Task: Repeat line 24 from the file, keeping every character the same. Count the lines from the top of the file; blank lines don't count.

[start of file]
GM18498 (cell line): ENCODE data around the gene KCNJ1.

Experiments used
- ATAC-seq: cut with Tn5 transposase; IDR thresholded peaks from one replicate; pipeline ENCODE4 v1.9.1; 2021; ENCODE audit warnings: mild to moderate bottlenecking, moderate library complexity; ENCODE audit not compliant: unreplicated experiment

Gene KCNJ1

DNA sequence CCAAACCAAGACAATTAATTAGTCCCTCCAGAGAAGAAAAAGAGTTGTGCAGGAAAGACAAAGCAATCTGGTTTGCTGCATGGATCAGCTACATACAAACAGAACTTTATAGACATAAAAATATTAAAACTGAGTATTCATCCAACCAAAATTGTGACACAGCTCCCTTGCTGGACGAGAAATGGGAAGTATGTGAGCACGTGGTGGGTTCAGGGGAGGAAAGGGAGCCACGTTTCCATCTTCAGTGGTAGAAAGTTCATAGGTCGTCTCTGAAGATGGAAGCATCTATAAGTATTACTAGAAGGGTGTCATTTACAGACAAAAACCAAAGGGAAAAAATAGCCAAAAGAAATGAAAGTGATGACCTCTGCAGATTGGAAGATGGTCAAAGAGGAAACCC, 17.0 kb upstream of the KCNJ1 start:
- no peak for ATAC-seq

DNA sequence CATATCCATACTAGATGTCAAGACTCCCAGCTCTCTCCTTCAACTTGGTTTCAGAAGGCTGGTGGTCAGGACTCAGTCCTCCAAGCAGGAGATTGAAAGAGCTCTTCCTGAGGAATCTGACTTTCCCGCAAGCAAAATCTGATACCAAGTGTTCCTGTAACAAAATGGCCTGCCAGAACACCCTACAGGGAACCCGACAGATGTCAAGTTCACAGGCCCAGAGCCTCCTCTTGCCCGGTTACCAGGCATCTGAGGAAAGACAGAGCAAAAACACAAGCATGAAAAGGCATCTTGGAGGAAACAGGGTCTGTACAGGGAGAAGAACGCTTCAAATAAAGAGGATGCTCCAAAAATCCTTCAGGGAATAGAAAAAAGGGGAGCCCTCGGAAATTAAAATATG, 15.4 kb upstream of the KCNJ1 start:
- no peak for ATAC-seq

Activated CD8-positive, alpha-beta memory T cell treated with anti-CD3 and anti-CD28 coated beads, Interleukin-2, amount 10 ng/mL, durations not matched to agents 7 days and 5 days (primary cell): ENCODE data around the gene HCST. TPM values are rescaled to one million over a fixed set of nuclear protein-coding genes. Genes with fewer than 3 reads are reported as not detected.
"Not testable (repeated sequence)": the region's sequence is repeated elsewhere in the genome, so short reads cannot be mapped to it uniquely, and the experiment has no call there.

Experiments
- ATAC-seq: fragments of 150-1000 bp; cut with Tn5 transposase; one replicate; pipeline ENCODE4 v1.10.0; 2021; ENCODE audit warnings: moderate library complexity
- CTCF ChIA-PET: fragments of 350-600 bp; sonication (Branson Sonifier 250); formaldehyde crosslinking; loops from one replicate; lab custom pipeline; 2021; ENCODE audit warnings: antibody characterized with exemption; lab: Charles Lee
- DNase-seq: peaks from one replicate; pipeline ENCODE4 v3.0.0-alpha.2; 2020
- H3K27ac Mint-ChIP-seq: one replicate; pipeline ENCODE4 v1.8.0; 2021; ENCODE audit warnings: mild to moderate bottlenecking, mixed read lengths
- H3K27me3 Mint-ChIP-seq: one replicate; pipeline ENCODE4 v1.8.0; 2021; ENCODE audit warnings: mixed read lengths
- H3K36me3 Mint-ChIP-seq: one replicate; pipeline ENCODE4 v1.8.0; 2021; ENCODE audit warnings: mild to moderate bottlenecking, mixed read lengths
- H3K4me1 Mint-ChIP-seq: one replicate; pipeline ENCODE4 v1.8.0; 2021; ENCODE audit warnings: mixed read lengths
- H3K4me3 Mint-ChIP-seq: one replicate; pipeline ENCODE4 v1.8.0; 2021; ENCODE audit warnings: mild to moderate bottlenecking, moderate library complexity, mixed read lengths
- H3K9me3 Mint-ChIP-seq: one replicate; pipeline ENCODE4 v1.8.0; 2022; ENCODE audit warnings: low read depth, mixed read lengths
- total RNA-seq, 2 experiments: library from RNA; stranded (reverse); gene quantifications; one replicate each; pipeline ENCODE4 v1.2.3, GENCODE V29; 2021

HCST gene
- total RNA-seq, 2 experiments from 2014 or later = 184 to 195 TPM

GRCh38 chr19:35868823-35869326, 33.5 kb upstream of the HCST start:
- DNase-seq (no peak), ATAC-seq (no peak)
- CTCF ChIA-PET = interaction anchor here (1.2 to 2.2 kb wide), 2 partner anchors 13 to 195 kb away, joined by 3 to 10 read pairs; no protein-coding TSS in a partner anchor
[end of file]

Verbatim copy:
GRCh38 chr19:35868823-35869326, 33.5 kb upstream of the HCST start: